could not be reached for comment Monday night. GEO will pay the $1.1 million over several months, Marcantel said. In addition, the company has agreed to spend $200,000 over the next calendar year to recruit new correctional officers for the Hobbs facility. According to contracts, when staf fing vacancies drop by 10 percent or more for 30 days, New Mexico can penalize the GEO Group and Corrections Corp. of America, the two firms that operate private prison facilities. The settlement represents the first time in years See PRISON, Page A3

A2 Wednesday, November 16, 2011


Johnny needs groceries for Turkey Day feast

Jessica Palmer Photo

From left, Lou Madril, A.J. Soto and David Marquez have formed Dancing for Help, to assist the Community Volunteer Program with the collection of food for Thanksgiving and toys for Christmas. They hold up food recently donated by Farmers Market on East Second Street.


Johnny Gonzales, founder of the Community Volunteer Program, is seeking public assistance for Thanksgiving dinner. The dinner is scheduled to take place on Nov. 24, at Veterans Memorial Hall, 1620 N. Montana Ave. “We usually feed up to 800 people and deliver 450 to 500 meals to the elderly on Thanksgiving day,” Gonzales said. This year, food for the event is in short supply. As of Nov. 11, the organization had received only two turkeys. By Monday, seven more turkeys had been donated. “We need 40 or 50 to feed everyone. I know the economy is bad and everything is more expensive. You used to be able to buy five cans

for a dollar. Now you get two.” High-dollar items like turkeys are not the only thing needed. “We need canned goods; we need pies,” he said. “Any help is welcome.” Gonzales’ face is a familiar one around the community. He can be seen outside stores over the weekends, seeking cash donations to buy food and other items. “The money for gas will allow us to deliver meals to those who cannot cook them.” Gonzales has provided a Thanksgiving dinner for the needy and the homeless for the past 30 years. “I started Community Service in this state, where (misdemeanor) of fenders can provide services for the community rather than jail time.” The program has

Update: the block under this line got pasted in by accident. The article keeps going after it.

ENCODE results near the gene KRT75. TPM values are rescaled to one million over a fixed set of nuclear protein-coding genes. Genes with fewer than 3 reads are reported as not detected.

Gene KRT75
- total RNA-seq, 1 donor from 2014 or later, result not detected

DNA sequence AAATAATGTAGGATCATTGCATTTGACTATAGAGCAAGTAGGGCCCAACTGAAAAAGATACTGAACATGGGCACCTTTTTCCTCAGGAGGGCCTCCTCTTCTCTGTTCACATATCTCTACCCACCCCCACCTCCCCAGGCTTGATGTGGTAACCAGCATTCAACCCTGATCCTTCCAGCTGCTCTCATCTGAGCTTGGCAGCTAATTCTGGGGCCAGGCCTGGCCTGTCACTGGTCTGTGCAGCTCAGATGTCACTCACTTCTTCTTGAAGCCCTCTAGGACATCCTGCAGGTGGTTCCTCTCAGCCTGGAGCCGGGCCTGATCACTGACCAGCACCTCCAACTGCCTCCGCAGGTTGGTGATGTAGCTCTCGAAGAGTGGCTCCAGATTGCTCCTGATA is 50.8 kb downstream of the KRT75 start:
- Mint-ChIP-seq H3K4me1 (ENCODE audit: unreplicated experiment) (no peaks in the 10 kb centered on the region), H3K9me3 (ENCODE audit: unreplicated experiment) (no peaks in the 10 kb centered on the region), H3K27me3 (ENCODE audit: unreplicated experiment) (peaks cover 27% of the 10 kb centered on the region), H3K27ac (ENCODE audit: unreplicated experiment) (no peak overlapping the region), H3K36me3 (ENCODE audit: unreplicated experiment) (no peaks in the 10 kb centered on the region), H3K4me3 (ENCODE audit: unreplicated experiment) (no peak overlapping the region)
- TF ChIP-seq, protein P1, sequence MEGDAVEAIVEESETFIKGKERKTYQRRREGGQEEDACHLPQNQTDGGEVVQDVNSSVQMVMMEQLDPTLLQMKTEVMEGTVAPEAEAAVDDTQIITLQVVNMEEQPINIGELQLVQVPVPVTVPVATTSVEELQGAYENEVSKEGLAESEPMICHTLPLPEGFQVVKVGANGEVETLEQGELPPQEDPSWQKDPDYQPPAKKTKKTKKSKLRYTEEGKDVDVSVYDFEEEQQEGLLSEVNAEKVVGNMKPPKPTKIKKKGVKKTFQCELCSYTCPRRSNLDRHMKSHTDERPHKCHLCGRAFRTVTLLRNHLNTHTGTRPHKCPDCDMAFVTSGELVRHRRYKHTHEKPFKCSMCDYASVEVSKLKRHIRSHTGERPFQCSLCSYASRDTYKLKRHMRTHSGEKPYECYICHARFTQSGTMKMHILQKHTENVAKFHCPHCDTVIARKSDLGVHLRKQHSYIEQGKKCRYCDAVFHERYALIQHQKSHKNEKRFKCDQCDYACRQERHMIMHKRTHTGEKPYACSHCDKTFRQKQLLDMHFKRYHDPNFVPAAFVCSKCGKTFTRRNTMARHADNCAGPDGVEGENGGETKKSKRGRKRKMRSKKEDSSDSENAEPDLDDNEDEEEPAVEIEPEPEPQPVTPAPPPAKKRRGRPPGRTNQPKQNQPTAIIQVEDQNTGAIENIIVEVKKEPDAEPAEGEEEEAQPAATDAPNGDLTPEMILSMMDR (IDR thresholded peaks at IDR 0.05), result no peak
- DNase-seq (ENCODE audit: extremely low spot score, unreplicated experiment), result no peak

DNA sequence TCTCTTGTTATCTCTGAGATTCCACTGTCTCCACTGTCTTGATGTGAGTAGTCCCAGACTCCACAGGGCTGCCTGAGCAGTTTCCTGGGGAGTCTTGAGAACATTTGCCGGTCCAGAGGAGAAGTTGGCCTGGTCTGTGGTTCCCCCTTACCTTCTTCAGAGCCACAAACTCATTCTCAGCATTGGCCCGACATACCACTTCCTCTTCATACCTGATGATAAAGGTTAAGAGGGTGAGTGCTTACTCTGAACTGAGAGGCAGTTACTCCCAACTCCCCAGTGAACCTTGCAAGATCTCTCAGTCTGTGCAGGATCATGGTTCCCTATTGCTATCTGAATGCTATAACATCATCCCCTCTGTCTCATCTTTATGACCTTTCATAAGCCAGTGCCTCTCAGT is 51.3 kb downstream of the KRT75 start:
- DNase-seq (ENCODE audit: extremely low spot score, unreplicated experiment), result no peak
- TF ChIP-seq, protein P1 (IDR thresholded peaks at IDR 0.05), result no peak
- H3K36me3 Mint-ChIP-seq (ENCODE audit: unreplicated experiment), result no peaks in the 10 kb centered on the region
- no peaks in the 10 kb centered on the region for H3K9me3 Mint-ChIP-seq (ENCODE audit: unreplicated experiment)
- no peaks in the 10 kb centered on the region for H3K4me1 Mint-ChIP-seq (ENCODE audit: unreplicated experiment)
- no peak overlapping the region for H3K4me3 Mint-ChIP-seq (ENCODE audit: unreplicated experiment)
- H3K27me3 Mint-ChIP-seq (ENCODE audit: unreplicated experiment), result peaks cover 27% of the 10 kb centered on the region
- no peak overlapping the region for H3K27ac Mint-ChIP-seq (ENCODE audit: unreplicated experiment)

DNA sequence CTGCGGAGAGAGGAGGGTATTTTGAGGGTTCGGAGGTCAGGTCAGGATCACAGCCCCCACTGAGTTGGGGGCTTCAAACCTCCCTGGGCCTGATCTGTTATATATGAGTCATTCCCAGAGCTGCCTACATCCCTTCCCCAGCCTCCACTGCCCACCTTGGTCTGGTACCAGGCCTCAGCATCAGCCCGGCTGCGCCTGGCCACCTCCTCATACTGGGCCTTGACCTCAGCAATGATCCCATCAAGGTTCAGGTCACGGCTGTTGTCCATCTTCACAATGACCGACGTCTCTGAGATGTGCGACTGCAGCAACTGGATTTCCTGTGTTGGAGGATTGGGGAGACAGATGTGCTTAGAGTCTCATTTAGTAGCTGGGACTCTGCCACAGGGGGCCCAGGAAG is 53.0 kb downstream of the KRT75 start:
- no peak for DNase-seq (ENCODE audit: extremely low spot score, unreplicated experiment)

COUNTY COMMISSION MEETS THURSDAY The Chaves County Board of Commissioners will meet at 9 a.m., Thursday, at the Chaves County Administrative Center, for its regular business meeting. The agenda includes

Resolution R-11-060, concer ning the support of drug testing for Temporary Assistance for Needy Family recipients. The commissioners will also address Resolution R-11-062 regarding the 2011 Chaves

expanded from there. “We now have the Thanksgiving dinner, Christmas toys for kids and the Community Kitchen,” said Gonzales. The dinner isn’t just for the homeless. “We provide dinner to the police and fire fighters who are working that day and unable to spend time with their families,” he said. Gonzales involves area youths who are interested. He has three students, two from Roswell High and one from Goddard, who will show off their break dancing skills the day after Thanksgiving at the Roswell Mall when the Community Volunteer Program will begin collections of toys and gifts for Christmas. “The students volunteered to help. I’m glad to have them, but I expect them to maintain good grades. Lou Madril and A.J. Soto, from Roswell High School, and David Marquez, of Goddard, call their group Dancing for Help. Madril works for Farmers Country Market. The store donated some of the turkeys for the Thanksgiving feed. Gonzales says that every little bit helps. Anyone who is interested in donating food — such as turkey, cans of cor n, other vegetables or gravy for the turkey feast — or money for gas so the dinners can be delivered to shut-ins, or toys for Christmas should contact Gonzales 624-7579.